Trying to get too much done at once can actually make you less productive. Hurry sickness—also known as time urgency—is where a person frequently feels short on time, and therefore feels in a rush to get certain tasks done. In more exact terms, it has been defined as “a behavior pattern characterized by continual rushing and anxiousness; an overwhelming and continual sense of urgency.” (Sword & Zimbardo, 2013). This can take a toll on a person emotionally, mentally, and physically, and can even cause their blood pressure to jump and stay at high levels for prolonged amounts of time (Sword & Zimbardo, 2013).
Although it’s good to stay busy and be able to efficiently get things done, having too much on the go and burning the candle at both ends can result in hurry sickness, and the release of the stress hormone cortisol in the body. Thus, it’s important for clients to take a step back when needed and not put unnecessary pressure on themselves. Here are three ways life coaches can help guide clients along in overcoming their hurry sickness.
Hurry Sickness, and the Many Ways in Which it Can Manifest Itself
Initially given its name by cardiologists Ray Rosenman and Meyer Friedman, “hurry sickness” is where a person feels constantly strapped for time, and thus feels a need to perform tasks faster. If any delay or obstacle shows itself, it can cause that person to become increasingly stressed or agitated. More specifically, it releases cortisol, the stress hormone that can lead to depression, as well as triggering general feelings of irritability, anxiety, and fatigue (Cantero-Gomez, 2019).
A number of different day-to-day habits can be signs of hurry sickness as well. These include putting clothes on backwards or inside-out by accident, moving between checkout lines at the grocery store because one looks faster or shorter, and forgetting to complete a task while you’re busy multitasking (Sword & Zimbardo, 2013). Hurry sickness can also lead to more errors and a decline in work quality, as well as causing the mind to be perpetually overstimulated (“How to Beat Hurry Sickness: Overcoming Constant Panic and Rush”).
There Are Many Symptoms That Can Result from Hurry Sickness
In your life coach career, you can learn how to help clients with a variety of personal obstacles and teach them certain life skills—and overcoming a sense of hurry sickness can most certainly fall under that category.
With hurry sickness, the body is constantly being kept at high levels of stress and anxiety, and those with such a strong sense of time urgency can be put at further risk of cardiovascular issues (Ashworth, 2018). However, being in such a hurry can have other implications for wellbeing, such as clients being labelled “anxious overachievers” at their job (Fisher, 2015), or engaging in unhealthy thoughts and behaviours like worrying too much about schedules, not making enough time for leisure or relaxation, or rushing unnecessarily (Ashworth, 2018).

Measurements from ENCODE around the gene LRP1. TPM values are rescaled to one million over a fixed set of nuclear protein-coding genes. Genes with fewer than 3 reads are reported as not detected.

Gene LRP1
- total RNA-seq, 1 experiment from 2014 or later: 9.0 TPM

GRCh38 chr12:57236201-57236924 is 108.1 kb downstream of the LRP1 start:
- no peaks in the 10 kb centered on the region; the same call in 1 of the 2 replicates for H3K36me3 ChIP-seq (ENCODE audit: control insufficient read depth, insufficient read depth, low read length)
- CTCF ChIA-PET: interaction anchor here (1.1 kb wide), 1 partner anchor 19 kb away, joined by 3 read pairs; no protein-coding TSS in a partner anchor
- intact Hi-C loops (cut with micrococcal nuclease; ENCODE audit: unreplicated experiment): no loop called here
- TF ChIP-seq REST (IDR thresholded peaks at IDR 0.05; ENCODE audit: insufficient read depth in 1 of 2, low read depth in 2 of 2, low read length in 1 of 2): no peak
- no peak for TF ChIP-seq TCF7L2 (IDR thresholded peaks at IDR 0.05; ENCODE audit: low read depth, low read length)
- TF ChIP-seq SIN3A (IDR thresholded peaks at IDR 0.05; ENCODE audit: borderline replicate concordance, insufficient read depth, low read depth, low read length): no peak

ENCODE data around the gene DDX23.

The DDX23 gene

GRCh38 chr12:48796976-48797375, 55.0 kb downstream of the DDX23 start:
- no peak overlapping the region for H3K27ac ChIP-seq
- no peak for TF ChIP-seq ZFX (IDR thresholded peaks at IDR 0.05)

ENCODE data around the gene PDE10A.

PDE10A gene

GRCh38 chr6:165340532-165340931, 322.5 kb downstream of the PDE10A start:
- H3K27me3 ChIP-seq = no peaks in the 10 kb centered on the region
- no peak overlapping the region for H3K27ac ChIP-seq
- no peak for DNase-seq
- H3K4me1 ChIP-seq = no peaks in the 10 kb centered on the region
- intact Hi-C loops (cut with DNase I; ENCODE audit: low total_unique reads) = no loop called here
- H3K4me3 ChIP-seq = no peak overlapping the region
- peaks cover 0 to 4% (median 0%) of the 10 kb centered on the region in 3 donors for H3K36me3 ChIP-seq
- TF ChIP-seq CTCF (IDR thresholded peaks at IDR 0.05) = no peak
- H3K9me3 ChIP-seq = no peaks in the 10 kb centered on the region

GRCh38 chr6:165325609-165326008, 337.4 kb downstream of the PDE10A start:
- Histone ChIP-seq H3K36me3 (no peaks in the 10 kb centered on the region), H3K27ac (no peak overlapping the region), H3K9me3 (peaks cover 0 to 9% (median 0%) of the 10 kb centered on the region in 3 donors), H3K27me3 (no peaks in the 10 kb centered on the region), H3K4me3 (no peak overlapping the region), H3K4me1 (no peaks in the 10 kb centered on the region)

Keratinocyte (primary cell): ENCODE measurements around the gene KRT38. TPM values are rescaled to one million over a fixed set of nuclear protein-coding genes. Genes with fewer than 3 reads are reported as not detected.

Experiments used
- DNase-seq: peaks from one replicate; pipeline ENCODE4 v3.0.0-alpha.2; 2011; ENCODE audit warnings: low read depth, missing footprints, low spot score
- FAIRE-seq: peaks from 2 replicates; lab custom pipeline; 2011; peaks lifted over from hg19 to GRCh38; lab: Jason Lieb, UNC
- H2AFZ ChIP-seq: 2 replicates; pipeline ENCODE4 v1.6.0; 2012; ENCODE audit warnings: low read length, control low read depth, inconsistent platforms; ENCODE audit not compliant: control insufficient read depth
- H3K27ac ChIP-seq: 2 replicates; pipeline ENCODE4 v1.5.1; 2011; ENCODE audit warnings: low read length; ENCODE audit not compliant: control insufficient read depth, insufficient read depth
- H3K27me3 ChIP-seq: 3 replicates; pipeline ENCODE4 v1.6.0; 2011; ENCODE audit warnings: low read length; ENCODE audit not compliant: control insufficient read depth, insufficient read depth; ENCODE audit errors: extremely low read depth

Helping Clients Establish Good Habits in Your Life Coach Career Can Combat Hurry Sickness
While at life coach school, you’ll learn to develop many beneficial habits. One of the most key things you can do to help clients with their experiences with hurry sickness is to help them cultivate healthier habits for going about their day. For example, you can encourage them to relax if they arrive at a meeting five minutes in advance, or to wake up with enough time to calmly eat breakfast (Cantero-Gomez, 2019).
A life coach can also encourage clients to practice simpler habits to relieve stress, such as taking deep breaths, slowing down when necessary, and maintaining a positive attitude (Sword & Zimbardo, 2013). Furthermore, clients can learn to live with a fear of failure or rejection, as well as learning how to temper their expectations and not create unnecessary time pressure for themselves (Ashworth, 2018).
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Cantero-Gomez, P. (2019, February 1). Ten Intelligent Ways To Combat Your Hurry Sickness. Retrieved from https://www.forbes.com/sites/palomacanterogomez/2019/02/01/ten-intelligent-ways-to-combat-your-hurry-sickness/.
Sword, R. K. M., & Zimbardo, P. (2013, February 9). Hurry Sickness. Retrieved from https://www.psychologytoday.com/ca/blog/the-time-cure/201302/hurry-sickness.
Fisher, A. (2015, February 4). Too busy to think? You may suffer from ‘hurry sickness’. Retrieved from https://fortune.com/2015/02/04/busy-hurry-work-stress/.
Ashworth, M. (2018, October 8). Always In a Rush? Maybe It’s Time Urgency. Retrieved from https://psychcentral.com/lib/always-in-a-rush-maybe-its-time-urgency/.
How to Beat Hurry Sickness: Overcoming Constant Panic and Rush. (n.d.). Retrieved from https://www.mindtools.com/pages/article/how-to-beat-hurry-sickness.htm.